Men and women suffering from depression more likely to break lockdown rules, study reveals

Young men and women suffering from depression are more likely to break lockdown rules than those who are not, a major study has revealed.

According to the research, published by the University of Sheffield and Ulster University, mental health disorders, such as anxiety and depression, play a “significant part” in how far young people will follow public health guidelines.

The study shows that those who are suffering from depression are more likely to break the rules, but those suffering from anxiety are more likely to comply.

The paper – which polled over 2,000 young people aged 13 to 24 years old – also found that over half of participants report feeling higher levels of anxiety compared to before the outbreak.

By age group, the youngest teenagers reported higher levels of anxiety, but the oldest individuals reported the lowest overall feelings of wellbeing. When asked what is triggering these feelings, more than half said they were worried about parents and grandparents, especially those operating as key workers – such as nurses and delivery drivers.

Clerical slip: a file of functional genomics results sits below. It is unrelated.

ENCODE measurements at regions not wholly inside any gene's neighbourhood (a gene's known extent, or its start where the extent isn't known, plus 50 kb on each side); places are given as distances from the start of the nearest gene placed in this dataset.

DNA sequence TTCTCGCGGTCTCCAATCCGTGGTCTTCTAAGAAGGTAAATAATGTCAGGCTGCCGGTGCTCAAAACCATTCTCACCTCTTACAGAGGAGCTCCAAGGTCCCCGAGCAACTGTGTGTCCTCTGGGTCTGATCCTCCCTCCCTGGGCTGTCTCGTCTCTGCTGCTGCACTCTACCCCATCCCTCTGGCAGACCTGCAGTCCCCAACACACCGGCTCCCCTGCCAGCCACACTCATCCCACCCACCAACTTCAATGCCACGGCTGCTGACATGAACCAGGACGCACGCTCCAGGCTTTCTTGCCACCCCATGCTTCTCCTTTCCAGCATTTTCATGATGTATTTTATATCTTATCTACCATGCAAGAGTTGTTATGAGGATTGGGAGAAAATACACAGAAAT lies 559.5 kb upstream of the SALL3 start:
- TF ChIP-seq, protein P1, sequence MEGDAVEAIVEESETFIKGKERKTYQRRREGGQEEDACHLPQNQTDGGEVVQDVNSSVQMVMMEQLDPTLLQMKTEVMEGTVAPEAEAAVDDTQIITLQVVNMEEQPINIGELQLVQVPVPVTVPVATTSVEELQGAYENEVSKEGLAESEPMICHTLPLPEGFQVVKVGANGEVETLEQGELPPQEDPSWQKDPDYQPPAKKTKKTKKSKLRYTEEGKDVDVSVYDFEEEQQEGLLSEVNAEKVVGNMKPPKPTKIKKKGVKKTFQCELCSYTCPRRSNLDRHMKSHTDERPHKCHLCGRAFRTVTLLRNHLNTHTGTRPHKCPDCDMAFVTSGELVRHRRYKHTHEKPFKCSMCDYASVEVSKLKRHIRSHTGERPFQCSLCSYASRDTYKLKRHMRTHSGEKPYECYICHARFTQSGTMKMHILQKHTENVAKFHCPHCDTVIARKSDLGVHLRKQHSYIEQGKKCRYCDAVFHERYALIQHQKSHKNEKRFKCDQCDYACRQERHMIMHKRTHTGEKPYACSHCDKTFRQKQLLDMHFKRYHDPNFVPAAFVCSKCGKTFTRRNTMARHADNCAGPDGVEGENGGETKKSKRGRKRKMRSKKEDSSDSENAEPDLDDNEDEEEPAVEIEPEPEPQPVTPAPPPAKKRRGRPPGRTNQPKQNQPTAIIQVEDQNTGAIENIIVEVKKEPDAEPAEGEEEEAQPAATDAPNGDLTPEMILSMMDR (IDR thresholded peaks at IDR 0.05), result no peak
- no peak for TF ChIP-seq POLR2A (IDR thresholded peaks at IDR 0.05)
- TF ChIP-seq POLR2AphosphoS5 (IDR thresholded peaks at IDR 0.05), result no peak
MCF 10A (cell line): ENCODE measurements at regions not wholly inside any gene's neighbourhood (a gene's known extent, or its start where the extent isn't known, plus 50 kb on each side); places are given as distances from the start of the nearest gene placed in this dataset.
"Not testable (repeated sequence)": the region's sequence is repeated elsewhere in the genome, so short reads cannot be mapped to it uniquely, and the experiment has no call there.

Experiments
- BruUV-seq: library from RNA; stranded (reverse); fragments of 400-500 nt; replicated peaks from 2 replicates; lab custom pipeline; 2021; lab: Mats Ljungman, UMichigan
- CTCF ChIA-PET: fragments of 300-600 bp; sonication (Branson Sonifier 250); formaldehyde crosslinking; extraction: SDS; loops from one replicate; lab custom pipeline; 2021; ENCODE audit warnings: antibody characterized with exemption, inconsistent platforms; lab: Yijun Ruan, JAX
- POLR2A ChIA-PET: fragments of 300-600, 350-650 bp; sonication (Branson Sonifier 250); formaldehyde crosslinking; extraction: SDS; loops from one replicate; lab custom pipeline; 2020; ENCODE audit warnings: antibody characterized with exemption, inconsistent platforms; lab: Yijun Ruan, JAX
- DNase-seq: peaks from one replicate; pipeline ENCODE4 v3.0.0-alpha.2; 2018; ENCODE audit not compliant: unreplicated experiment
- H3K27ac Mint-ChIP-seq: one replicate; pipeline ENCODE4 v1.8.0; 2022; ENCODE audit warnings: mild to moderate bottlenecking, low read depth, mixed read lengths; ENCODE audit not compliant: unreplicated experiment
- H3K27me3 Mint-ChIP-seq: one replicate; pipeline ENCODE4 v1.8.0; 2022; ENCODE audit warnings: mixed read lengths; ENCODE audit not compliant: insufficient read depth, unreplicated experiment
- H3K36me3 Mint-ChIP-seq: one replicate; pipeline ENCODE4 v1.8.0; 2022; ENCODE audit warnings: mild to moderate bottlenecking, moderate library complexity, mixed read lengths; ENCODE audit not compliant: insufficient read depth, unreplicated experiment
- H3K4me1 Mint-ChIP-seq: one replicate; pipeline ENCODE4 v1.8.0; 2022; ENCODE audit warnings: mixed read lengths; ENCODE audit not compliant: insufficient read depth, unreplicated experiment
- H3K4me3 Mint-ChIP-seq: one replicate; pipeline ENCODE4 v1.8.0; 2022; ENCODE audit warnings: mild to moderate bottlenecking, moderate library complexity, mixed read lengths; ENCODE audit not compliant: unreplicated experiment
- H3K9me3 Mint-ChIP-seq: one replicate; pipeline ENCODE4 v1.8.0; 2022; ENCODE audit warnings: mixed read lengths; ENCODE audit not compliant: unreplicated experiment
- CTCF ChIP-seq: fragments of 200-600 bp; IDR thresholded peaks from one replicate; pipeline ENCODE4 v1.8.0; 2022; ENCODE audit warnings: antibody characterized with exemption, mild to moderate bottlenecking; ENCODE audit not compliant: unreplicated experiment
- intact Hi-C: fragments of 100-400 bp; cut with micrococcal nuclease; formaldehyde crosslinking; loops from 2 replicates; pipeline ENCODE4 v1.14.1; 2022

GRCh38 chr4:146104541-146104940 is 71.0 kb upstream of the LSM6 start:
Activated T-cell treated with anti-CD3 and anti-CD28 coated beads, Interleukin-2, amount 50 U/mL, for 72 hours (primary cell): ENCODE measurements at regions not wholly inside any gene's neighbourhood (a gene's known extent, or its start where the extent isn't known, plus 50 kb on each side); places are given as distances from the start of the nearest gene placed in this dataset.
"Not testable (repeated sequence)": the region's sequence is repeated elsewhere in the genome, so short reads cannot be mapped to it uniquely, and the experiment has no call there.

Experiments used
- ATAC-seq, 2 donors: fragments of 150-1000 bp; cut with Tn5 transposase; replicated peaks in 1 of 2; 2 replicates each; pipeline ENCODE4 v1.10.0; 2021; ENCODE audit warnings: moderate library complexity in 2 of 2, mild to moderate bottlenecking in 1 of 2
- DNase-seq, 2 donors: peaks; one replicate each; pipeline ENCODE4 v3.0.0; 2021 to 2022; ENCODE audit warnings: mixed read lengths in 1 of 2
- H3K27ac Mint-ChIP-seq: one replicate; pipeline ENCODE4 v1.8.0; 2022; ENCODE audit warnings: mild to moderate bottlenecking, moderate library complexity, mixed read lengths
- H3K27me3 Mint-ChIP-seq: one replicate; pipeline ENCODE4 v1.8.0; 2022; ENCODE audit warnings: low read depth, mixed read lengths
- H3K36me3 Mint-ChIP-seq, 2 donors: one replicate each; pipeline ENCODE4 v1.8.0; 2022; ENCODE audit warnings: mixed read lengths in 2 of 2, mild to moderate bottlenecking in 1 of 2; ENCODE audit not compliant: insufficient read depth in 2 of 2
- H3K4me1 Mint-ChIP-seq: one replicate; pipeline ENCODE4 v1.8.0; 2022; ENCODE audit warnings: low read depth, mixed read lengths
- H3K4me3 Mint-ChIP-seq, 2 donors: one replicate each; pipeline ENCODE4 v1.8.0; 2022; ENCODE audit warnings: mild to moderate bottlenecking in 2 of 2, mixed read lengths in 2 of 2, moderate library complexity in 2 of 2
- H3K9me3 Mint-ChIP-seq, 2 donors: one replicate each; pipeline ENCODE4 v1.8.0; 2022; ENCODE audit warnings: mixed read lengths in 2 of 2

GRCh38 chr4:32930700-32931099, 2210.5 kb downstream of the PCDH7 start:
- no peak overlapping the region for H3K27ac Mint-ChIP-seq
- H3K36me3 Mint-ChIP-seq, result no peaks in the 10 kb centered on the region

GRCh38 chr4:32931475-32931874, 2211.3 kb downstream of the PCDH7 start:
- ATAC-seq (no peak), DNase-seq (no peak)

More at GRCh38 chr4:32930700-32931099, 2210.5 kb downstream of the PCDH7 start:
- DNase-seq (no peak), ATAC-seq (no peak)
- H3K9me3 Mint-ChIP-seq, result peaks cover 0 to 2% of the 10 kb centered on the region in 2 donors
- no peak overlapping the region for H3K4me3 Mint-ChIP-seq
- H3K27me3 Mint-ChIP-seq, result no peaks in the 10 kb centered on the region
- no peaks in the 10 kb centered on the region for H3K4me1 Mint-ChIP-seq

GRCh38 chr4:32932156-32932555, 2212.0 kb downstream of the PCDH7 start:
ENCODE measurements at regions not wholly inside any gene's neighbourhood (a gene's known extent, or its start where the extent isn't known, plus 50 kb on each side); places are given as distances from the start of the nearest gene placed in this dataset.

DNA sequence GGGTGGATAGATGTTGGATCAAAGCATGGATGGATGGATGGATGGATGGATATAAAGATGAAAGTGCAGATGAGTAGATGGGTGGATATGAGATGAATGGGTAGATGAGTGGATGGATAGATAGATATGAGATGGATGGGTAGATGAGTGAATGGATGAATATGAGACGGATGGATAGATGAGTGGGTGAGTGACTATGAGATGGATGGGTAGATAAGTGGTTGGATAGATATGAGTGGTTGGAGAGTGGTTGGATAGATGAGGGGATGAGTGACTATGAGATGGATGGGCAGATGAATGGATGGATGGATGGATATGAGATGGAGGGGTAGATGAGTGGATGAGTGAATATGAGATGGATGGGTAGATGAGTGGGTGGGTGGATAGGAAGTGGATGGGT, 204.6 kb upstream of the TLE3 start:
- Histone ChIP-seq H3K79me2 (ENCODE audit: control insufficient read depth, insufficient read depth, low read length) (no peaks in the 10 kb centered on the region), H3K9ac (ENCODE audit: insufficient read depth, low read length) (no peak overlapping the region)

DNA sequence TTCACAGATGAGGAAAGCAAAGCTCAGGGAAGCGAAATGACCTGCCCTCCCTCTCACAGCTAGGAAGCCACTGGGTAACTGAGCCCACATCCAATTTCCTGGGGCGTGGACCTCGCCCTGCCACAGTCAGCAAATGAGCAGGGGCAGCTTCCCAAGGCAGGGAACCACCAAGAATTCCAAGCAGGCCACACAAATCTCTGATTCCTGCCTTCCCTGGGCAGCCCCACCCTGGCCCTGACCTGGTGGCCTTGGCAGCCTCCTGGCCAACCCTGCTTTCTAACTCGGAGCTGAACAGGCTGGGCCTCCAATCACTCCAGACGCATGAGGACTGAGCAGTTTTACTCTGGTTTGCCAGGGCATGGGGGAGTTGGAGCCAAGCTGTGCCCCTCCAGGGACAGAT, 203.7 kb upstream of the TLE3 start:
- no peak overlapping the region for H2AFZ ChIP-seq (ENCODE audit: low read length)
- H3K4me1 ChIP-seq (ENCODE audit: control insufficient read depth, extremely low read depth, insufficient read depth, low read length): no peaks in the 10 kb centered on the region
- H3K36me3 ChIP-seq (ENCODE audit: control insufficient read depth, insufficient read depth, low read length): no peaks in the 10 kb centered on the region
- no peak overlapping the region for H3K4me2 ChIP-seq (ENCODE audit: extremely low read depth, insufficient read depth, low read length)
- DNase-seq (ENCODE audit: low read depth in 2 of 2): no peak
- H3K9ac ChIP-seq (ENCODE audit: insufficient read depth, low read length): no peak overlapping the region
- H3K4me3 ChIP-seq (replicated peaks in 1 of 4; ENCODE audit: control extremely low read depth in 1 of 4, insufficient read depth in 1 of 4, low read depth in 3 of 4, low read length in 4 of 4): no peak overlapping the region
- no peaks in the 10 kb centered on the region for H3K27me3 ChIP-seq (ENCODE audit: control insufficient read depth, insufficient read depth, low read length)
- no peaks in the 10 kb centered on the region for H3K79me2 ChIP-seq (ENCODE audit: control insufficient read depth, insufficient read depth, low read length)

Commenting on the findings, lead author and senior lecturer Dr Liat Levita said: “Our young people are growing up in a time of pandemic, and our study is helping us understand the implications of this on their current and future wellbeing. We should applaud them on how they are managing to cope, but recognise that the impact on them is significant – with over 50 per cent experiencing higher levels of anxiety and worry.

“We should also be careful in painting an overly bleak picture. Not everyone will experience this period negatively, and we found that some of our teens are enjoying being at home with their parents more than ever, and are not more anxious or worried than before.”

The latest figures suggest that around one in four people in the UK experience a mental health problem each year, with the most common illnesses being anxiety and depression.

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